Chemical Change Experiments for Kids

Instructor: Shelby Golden
Help kids understand the characteristics of chemical changes with these experiments. Get the instructions you need to conduct them and learn about additional educational resources you can use to enhance students' understanding of chemical change.

Easy Blow Balloons

Kids can discover an easy way to blow up balloons with this experiment that involves a chemical reaction between acids and bases. You'll need a balloon, an empty soft drink bottle, about 3 tbsp. of water, 1 tsp. of baking soda and some lemon juice for each student.

Have your students pour the water and baking soda into their bottle and then mix the solution with the straw until the baking soda is completely dissolved. After carefully but quickly adding the lemon juice, they should cover the bottle mouth with the balloon. (It might help to have students stretch the balloon a bit before beginning the experiment.) The balloon will inflate from the chemical changes inside the bottle!

The baking soda, which is a base, reacts with the acid in lemon juice to produce carbon dioxide, which fills the balloon. You can help your students identify the products and reactants in this experiment and discuss the signs of chemical change by including these lessons. Students can also learn how to define acids and bases.

Apple Changes

This experiment is a quick and easy way for kids to appreciate the chemical changes that happen all around them. All you'll need for this experiment are some apples and a knife.

Cut the apple into sections and have your students discuss what it looks like. Let the apple sit for ten minutes and then examine it again. There's been an observable chemical change while you were waiting, changing the color of the apple! Watch this oxidation video lesson with your students to help them understand the processes that caused the apple to turn brown and provide them with additional examples of this type of chemical change.

Fizzy Reaction Rates

This experiment allows kids to work in pairs. Each team of two will need three Alka-Seltzer tablets and a glass capable of holding around one cup of water. You can have students place masking tape on the glass to make sure each stage of the experiment uses the same amount of liquid.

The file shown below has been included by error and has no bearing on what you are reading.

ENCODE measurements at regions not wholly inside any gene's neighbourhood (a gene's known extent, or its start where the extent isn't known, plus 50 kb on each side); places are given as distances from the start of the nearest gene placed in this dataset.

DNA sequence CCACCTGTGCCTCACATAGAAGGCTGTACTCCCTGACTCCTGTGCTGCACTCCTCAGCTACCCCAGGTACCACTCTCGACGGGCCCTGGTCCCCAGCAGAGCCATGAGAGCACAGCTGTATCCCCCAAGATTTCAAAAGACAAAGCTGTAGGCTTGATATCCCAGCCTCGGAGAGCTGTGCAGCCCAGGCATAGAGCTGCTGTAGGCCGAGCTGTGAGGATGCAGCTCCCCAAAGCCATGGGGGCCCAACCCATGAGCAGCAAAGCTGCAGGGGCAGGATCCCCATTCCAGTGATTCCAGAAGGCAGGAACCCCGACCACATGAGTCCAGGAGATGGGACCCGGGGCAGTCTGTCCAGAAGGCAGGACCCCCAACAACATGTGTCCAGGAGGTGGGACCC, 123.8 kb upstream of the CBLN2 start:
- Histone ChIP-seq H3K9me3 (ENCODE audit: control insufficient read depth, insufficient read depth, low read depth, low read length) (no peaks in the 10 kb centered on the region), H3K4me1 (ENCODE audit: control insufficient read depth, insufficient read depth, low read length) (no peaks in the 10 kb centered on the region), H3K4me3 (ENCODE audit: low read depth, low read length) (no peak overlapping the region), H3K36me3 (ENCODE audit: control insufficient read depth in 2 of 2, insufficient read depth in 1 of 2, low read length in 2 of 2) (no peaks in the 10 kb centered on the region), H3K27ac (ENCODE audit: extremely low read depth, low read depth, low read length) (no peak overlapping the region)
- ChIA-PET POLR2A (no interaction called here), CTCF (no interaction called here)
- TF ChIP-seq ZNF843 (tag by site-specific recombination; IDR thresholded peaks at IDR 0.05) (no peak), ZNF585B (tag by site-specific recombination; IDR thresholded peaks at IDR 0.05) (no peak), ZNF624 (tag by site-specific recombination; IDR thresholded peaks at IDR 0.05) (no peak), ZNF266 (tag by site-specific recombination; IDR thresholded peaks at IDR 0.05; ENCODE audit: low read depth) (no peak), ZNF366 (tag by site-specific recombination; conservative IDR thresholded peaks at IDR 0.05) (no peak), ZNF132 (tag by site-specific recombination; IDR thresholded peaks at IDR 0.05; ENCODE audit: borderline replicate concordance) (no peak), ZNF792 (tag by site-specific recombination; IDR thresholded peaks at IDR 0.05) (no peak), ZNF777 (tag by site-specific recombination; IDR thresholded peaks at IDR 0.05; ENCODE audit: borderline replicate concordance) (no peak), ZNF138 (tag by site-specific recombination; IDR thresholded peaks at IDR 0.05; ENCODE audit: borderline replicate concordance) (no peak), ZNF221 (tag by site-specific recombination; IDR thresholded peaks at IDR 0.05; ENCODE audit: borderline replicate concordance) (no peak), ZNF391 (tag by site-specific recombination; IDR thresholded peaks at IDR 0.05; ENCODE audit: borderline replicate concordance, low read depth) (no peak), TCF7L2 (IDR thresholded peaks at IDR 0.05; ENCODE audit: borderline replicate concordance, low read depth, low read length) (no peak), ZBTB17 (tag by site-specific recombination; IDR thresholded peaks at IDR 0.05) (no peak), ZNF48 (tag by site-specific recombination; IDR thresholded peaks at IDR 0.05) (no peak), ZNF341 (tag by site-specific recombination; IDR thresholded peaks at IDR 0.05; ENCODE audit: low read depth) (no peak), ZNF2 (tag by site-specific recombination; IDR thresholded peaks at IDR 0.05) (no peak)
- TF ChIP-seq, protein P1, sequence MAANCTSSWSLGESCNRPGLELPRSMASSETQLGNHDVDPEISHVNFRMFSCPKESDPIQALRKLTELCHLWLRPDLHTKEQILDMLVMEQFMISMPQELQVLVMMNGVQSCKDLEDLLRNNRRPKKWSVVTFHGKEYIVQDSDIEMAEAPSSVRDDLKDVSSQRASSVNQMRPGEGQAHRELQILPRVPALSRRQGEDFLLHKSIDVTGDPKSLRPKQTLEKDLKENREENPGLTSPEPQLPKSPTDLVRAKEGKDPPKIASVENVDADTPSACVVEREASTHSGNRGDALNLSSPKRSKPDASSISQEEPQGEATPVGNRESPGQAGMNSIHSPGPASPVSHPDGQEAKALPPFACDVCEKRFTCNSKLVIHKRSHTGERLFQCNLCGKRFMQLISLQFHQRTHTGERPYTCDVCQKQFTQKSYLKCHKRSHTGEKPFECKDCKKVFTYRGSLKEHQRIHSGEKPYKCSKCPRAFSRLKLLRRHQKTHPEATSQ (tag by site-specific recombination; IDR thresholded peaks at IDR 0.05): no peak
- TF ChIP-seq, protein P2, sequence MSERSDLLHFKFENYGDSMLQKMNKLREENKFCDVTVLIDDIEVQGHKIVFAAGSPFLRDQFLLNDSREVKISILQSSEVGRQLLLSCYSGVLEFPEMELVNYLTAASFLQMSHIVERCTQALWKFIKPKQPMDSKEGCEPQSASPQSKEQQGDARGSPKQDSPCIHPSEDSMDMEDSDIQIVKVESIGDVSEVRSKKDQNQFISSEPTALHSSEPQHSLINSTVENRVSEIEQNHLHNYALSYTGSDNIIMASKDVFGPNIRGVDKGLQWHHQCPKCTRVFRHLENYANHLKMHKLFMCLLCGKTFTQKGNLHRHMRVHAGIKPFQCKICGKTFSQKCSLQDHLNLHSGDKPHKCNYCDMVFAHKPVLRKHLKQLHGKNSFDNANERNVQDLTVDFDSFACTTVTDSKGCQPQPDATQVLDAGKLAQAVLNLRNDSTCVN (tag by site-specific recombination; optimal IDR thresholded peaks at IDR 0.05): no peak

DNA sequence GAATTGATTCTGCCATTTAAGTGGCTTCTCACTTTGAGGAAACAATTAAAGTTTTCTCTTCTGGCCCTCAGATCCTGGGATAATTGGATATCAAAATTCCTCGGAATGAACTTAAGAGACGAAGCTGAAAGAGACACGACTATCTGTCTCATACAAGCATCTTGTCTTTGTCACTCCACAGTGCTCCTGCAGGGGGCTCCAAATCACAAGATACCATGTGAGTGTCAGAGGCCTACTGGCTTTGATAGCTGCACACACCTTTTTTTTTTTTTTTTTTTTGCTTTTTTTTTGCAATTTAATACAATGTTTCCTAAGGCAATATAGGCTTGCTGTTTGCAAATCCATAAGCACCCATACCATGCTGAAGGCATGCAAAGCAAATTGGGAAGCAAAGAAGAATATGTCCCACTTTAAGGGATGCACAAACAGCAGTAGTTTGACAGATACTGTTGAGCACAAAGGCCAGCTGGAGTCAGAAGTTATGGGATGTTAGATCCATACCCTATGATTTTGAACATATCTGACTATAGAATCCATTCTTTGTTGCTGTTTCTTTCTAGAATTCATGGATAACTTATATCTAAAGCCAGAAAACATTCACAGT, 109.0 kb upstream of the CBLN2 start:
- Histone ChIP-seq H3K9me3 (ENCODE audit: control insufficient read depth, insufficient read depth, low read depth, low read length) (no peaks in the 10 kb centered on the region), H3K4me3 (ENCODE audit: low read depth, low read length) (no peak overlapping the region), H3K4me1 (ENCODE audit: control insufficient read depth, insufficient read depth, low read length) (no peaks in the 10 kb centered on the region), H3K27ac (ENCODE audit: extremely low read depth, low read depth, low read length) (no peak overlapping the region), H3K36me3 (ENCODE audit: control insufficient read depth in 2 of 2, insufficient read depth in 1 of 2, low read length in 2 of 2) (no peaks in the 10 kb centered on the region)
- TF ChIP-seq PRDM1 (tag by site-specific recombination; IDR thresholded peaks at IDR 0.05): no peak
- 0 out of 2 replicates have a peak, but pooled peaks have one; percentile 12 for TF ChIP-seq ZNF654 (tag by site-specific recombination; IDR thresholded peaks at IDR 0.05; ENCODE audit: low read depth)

For the first stage, have students fill their glass with hot tap water. One student will drop the Alka-Seltzer in the water and stir for the duration of the experiment, while the other student will use a clock or stopwatch to measure the time it takes for the tablet to completely dissolve. Make sure students record the results. For the second and third stages of the experiment, have students repeat this task using cold tap water and ice water.

They should find that the time it takes for the tablet to dissolve varies depending on the temperature of the water. To help students learn more about this outcome, watch this fun video lesson on the effects of temperature on chemical reaction rates.

Bleaching Out

Not all chemical changes create; some changes take things away. Help students understand this concept with this experiment. You'll need to gather these supplies: green food color, clear cups, water, toothpicks, bleach, medicine dropper.

Kids will add a drop of food color along with 1/2 c. of water to their cup. They should mix this with the toothpick before using the medicine dropper to add 30 drops of bleach to the water mixture. The green color will disappear, thanks to the chemical changes brought about by the bleach.

Have your students watch this lesson on irreversible chemical changes and encourage them to compare and contrast this experiment outcome to other types of reversible and irreversible chemical changes.

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